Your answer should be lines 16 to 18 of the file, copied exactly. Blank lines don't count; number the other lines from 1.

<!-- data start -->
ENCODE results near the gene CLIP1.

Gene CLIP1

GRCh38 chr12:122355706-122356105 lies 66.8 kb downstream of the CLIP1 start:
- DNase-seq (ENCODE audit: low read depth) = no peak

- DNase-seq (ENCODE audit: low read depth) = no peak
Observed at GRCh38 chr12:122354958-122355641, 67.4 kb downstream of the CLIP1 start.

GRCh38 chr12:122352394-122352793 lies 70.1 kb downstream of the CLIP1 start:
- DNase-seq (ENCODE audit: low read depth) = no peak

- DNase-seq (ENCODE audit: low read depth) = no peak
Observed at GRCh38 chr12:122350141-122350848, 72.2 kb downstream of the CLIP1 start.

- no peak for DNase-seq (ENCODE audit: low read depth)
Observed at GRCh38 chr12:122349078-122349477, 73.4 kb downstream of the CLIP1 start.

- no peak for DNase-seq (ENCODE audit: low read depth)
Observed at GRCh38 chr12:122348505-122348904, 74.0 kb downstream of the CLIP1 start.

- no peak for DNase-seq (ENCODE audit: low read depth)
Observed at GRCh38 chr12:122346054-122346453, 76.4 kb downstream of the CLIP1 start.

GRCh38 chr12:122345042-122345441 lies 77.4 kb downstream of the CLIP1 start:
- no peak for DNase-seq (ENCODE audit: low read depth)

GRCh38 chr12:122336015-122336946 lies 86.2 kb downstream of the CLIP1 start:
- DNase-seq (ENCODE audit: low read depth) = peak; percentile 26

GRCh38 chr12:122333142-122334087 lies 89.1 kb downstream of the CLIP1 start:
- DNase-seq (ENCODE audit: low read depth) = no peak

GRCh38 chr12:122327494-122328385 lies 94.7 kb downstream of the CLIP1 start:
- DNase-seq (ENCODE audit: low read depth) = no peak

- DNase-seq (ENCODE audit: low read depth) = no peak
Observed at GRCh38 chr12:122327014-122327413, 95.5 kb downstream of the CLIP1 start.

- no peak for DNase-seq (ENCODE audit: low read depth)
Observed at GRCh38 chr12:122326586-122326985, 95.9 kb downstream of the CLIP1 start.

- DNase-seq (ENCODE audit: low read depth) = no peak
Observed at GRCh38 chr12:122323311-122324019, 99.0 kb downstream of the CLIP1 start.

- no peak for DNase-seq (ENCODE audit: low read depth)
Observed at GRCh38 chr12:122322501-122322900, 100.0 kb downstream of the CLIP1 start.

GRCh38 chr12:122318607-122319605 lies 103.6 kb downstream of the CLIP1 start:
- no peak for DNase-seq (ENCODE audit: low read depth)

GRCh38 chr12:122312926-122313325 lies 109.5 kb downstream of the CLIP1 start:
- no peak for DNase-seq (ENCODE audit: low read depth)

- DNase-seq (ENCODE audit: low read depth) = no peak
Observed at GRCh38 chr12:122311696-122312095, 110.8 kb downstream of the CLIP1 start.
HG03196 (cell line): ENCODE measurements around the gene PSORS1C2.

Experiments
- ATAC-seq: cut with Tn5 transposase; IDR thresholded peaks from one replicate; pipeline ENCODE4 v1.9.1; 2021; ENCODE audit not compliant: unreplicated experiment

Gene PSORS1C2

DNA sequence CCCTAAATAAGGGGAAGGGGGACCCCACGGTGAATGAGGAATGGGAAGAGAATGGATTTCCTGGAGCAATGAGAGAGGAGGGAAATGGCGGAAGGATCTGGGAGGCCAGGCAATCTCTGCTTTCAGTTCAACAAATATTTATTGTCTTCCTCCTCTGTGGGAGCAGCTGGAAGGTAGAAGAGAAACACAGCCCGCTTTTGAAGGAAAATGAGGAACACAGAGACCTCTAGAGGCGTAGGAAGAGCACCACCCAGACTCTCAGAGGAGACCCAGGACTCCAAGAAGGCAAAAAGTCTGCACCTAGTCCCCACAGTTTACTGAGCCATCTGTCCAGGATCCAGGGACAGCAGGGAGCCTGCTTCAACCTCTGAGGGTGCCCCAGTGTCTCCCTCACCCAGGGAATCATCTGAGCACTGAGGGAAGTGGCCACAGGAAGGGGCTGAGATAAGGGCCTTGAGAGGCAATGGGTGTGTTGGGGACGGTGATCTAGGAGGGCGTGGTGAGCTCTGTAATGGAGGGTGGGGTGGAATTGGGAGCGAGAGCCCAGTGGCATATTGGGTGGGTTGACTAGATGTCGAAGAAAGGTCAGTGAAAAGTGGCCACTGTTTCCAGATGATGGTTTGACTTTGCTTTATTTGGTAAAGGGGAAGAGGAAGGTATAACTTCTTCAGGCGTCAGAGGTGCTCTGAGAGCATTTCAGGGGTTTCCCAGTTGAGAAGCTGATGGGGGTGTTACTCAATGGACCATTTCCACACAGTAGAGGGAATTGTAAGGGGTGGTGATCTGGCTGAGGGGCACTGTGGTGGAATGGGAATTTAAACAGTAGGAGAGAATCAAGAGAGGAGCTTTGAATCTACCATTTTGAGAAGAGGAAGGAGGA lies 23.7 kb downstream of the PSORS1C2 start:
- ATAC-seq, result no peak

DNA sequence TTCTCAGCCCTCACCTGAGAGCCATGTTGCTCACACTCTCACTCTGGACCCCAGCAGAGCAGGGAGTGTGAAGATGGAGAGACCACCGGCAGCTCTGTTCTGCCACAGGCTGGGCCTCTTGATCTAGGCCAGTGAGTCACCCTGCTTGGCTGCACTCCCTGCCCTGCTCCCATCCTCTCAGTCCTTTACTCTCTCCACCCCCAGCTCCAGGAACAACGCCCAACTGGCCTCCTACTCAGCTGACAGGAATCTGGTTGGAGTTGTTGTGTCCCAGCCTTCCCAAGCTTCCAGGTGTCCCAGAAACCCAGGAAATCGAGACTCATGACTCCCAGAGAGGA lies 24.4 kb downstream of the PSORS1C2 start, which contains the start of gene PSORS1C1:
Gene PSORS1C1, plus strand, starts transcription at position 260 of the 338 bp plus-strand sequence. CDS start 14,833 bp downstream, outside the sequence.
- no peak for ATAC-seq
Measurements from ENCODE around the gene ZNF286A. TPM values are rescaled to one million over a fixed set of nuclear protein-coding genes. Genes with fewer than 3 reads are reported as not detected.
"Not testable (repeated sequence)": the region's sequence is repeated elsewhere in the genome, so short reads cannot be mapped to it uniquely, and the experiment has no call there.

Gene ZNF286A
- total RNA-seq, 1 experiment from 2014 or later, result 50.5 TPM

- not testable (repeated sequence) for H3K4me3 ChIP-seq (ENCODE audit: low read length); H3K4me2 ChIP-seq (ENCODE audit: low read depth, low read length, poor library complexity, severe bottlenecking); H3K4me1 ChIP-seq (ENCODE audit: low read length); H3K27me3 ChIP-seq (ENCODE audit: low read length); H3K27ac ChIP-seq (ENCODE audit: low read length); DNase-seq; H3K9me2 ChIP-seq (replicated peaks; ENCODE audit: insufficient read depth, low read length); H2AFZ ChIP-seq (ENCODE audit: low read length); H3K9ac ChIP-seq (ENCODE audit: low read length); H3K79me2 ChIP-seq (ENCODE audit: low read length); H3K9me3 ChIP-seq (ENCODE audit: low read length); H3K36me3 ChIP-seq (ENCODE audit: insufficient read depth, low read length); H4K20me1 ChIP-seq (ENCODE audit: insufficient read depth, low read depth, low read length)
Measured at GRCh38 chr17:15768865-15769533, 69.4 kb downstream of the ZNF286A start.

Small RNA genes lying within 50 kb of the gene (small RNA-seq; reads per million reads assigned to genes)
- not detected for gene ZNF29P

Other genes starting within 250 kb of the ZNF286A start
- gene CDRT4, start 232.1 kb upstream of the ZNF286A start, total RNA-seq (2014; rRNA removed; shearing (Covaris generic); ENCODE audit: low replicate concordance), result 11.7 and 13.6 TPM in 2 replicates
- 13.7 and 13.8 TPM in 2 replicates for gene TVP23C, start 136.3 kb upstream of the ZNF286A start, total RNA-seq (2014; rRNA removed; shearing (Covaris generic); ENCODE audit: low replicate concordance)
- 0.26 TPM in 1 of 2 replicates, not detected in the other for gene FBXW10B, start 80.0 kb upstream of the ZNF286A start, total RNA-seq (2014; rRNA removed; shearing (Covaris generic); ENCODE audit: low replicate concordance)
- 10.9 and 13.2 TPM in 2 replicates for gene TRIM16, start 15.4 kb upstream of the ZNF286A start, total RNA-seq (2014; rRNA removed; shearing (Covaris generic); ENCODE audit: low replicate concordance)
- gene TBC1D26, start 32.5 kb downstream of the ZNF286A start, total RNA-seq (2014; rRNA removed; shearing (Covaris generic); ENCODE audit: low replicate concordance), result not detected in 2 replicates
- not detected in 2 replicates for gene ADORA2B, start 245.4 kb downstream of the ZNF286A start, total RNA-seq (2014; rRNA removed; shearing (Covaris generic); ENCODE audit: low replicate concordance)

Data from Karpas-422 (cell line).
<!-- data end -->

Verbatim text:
Observed at GRCh38 chr12:122346054-122346453, 76.4 kb downstream of the CLIP1 start.

GRCh38 chr12:122345042-122345441 lies 77.4 kb downstream of the CLIP1 start:
- no peak for DNase-seq (ENCODE audit: low read depth)